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Flame Retardant Linked to Reduced Fertility

Near universal exposure to class of flame retardant has implications for fertility

WEDNESDAY, Jan. 27 (HealthDay News) -- A class of flame retardants is associated with reduced fertility, according to a study published online Jan. 26 in Environmental Health Perspectives.

Kim G. Harley, Ph.D., from the University of California in Berkeley, and colleagues measured serum levels of the four most common congeners of polybrominated diphenyl ether (PBDE). BDE-47, -99, -100, and -153 concentrations were analyzed in 223 pregnant women (predominantly low-income Mexican immigrants), who were also interviewed to determine how many months they took to become pregnant.

The researchers found that increased levels of the four congeners individually or in combination were associated with a longer time to pregnancy. After adjusting for various factors, the reduced fertility was significant for BDE-100 (fecundability odds ratio, 0.6), BDE-153 (fecundability odds ratio, 0.5), and all four congeners combined (fecundability odds ratio, 0.7). There was no significant association between PBDE levels and menstrual cycle characteristics.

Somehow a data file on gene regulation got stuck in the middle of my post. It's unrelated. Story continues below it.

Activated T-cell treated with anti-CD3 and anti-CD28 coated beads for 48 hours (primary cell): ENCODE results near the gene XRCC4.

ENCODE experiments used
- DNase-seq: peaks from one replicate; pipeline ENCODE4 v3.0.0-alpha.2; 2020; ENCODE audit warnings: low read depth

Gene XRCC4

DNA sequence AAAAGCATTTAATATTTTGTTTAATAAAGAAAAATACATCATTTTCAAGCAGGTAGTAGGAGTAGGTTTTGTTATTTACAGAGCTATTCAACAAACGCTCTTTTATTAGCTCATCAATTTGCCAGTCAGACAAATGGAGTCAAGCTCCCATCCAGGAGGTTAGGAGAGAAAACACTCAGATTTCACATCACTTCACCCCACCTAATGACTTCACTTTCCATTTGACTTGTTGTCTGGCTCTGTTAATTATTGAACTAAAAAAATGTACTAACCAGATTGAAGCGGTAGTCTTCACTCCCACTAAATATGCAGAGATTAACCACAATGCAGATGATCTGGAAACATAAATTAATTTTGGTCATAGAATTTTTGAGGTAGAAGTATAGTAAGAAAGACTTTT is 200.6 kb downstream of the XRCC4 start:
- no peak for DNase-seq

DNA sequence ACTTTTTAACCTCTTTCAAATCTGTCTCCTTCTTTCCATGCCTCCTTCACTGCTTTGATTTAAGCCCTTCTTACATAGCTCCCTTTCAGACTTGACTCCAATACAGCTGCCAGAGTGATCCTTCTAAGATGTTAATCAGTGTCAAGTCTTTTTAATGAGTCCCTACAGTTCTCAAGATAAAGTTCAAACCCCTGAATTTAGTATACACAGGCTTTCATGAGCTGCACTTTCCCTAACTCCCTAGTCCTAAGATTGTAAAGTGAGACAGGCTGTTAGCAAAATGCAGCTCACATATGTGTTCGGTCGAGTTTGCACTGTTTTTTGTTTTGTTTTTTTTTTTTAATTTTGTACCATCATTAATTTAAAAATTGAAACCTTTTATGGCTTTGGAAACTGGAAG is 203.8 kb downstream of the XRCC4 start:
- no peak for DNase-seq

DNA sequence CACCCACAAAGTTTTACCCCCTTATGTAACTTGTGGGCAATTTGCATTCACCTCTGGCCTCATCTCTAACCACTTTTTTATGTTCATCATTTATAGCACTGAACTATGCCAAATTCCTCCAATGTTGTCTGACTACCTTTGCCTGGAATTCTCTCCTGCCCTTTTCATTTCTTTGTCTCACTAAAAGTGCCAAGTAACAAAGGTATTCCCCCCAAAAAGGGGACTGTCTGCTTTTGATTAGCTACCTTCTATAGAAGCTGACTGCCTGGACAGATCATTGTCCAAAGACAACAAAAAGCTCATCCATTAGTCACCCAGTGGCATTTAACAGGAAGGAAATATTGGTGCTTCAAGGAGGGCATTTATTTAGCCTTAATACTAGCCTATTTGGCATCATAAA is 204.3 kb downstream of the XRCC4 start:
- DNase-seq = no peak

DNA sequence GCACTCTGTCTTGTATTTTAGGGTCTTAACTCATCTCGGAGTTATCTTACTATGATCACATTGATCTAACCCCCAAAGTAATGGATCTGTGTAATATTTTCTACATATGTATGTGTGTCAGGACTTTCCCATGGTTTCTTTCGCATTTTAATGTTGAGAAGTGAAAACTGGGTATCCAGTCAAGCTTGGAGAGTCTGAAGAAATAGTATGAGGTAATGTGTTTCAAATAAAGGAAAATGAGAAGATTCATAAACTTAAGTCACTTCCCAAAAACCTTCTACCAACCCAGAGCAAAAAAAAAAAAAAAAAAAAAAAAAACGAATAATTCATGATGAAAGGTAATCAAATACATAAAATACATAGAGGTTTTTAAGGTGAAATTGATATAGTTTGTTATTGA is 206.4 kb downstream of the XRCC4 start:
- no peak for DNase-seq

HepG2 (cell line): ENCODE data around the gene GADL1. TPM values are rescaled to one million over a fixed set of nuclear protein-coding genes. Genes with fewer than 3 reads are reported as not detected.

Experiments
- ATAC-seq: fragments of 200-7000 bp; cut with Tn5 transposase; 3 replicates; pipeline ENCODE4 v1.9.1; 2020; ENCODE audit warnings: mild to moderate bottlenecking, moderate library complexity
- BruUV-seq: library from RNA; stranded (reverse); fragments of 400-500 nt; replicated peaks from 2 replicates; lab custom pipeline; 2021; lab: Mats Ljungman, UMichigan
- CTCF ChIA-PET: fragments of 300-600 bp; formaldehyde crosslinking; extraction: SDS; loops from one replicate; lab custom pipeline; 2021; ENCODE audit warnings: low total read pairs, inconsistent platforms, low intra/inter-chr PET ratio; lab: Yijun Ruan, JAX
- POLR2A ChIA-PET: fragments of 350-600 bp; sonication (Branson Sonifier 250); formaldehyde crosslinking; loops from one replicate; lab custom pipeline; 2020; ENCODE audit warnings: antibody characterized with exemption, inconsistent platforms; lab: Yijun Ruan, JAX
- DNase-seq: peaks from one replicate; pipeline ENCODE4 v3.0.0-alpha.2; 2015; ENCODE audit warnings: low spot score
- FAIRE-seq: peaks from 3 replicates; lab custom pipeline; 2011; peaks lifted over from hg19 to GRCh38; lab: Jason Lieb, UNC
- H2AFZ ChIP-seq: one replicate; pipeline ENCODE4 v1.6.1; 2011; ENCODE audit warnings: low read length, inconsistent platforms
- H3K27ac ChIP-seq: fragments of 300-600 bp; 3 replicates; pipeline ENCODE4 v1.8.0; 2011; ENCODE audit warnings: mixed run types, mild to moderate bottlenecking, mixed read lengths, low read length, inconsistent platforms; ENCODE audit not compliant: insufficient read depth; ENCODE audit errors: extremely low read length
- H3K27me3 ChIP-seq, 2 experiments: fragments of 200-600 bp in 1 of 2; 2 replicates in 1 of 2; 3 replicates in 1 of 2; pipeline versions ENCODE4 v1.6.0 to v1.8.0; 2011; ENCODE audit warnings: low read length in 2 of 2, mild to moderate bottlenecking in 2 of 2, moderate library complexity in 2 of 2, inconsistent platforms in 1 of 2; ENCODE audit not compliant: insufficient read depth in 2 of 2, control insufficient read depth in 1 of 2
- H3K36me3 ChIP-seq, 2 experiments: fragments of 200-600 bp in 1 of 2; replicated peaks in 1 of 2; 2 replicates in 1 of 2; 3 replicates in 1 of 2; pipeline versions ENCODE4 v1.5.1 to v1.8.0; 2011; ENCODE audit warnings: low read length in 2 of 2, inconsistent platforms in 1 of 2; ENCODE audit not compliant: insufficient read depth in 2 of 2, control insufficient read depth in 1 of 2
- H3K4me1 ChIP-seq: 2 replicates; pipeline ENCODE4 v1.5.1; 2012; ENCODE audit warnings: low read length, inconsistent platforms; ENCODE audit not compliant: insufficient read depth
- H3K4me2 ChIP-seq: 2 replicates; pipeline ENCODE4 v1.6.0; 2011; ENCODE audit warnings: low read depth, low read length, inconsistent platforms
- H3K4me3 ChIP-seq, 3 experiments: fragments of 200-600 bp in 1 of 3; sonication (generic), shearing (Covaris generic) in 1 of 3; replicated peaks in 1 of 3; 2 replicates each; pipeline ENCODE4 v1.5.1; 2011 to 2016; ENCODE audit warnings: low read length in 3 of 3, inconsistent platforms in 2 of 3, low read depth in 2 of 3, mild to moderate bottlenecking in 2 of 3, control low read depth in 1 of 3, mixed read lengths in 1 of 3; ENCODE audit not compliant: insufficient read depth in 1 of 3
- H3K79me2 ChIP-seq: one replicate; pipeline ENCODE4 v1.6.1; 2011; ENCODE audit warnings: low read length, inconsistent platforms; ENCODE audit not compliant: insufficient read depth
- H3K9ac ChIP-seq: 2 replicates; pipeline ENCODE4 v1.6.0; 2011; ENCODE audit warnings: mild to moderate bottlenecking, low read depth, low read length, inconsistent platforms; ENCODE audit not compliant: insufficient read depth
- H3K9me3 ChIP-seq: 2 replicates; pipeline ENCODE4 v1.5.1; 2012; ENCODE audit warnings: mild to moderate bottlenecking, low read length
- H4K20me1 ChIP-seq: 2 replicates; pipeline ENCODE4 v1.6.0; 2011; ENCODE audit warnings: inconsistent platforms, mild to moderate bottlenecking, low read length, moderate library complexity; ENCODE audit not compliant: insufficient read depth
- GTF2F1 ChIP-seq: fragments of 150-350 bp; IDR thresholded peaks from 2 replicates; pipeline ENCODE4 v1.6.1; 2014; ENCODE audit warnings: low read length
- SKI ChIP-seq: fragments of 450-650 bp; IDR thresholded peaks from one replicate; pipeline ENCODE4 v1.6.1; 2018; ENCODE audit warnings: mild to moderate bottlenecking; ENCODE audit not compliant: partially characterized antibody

"We found significant decreases in fecundability associated with PBDE exposure in women," Harley and colleagues conclude. "If confirmed, this finding would have strong implications to women trying to conceive given that exposure to PBDEs is nearly universal in the United States and many other countries."

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